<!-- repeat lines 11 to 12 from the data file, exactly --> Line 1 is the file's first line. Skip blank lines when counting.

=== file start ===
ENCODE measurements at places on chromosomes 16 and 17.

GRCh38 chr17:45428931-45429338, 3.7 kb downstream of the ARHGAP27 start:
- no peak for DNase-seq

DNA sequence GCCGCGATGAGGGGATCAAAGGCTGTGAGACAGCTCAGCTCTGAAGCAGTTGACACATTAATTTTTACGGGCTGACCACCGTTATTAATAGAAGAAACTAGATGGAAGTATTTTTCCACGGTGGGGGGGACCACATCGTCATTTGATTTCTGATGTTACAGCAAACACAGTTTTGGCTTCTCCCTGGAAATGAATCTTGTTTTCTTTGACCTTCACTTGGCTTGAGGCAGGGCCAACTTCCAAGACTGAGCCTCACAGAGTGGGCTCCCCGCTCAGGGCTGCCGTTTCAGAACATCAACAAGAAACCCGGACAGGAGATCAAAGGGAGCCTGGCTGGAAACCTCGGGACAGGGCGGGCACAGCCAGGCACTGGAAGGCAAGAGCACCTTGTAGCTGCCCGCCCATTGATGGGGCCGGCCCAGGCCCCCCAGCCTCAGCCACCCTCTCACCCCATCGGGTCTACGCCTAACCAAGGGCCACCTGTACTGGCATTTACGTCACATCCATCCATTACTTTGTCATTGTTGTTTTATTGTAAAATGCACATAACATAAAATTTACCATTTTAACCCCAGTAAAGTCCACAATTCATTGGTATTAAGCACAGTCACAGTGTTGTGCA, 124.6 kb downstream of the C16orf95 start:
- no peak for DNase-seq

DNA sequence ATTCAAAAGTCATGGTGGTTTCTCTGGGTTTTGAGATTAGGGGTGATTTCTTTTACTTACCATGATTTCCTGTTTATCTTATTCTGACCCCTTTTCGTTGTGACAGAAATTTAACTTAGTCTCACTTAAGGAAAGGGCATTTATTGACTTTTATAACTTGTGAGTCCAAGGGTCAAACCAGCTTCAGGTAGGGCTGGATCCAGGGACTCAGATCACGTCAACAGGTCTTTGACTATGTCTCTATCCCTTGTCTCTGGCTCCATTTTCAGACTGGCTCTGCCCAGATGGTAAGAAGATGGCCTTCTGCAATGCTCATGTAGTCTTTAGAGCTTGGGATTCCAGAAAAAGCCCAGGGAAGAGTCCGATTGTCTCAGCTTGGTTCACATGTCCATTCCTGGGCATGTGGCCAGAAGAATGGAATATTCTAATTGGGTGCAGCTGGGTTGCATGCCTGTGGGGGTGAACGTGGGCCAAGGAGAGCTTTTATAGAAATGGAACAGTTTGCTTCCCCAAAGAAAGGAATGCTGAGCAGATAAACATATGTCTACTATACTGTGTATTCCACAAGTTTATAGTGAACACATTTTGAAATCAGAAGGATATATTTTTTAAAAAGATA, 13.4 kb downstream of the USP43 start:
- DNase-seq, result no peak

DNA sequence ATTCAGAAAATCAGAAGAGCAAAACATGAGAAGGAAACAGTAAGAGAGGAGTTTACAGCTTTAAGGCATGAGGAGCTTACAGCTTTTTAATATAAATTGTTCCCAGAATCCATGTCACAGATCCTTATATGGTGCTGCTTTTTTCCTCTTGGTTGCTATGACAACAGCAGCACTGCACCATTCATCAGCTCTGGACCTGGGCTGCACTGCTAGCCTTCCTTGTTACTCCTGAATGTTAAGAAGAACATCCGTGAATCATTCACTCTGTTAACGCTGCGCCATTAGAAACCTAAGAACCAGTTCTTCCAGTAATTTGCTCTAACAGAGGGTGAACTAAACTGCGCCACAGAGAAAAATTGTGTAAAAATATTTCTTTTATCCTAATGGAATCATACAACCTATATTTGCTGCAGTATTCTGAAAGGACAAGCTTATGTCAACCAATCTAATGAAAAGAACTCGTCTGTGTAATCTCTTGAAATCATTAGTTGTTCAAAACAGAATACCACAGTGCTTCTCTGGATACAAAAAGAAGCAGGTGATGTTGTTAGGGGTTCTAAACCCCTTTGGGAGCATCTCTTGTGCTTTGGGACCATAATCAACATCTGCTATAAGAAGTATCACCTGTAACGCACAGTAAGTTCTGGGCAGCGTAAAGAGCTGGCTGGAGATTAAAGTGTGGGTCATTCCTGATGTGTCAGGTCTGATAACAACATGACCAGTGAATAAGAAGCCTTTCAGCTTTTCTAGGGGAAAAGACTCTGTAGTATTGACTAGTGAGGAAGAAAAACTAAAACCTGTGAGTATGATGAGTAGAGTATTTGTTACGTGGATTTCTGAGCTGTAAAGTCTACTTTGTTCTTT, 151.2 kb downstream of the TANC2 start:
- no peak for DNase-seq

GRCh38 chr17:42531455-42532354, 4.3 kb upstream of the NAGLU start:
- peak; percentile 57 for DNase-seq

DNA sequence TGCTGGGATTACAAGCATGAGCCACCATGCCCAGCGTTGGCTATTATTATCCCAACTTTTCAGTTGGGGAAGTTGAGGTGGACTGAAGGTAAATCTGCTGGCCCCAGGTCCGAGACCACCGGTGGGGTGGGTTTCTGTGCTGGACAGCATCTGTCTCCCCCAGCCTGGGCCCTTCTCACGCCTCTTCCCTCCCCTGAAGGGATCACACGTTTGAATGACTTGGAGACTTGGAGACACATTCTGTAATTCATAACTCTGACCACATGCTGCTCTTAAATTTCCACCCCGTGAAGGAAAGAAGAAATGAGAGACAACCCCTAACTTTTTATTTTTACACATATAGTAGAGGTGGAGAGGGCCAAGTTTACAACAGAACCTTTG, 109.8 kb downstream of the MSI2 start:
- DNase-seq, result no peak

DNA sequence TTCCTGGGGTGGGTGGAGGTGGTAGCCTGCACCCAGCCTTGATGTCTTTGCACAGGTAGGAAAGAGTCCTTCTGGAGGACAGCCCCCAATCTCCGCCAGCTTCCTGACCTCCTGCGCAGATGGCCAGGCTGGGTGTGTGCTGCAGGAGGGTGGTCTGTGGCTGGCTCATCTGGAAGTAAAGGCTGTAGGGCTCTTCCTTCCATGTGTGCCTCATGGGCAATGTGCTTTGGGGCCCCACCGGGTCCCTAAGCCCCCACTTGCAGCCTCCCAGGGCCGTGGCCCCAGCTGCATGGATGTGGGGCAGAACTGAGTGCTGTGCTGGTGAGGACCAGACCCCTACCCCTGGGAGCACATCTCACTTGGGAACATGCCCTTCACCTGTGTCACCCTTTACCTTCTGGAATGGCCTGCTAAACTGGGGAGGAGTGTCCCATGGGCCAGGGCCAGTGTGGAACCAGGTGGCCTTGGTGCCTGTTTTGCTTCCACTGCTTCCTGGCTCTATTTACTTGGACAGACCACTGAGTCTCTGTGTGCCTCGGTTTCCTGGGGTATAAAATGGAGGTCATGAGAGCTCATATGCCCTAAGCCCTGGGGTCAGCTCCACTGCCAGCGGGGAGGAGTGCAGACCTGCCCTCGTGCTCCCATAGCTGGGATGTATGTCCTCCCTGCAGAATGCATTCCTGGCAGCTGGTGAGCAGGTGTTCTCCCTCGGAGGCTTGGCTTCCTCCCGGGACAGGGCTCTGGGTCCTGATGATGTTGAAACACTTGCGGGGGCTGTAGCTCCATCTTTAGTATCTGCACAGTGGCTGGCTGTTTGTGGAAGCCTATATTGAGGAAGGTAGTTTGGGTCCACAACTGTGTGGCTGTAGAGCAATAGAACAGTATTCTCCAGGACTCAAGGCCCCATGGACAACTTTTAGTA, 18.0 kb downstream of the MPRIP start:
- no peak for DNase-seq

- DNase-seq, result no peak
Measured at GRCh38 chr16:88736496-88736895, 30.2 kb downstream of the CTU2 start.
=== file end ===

- peak; percentile 57 for DNase-seq

DNA sequence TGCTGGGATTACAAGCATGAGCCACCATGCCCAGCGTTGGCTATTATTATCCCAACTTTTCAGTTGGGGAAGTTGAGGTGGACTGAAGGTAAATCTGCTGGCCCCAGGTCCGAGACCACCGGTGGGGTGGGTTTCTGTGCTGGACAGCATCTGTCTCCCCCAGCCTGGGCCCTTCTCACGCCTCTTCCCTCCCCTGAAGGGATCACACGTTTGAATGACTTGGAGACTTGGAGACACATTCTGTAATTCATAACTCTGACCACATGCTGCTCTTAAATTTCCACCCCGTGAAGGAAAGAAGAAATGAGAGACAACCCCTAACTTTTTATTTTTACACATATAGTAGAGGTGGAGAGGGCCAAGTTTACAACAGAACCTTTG, 109.8 kb downstream of the MSI2 start: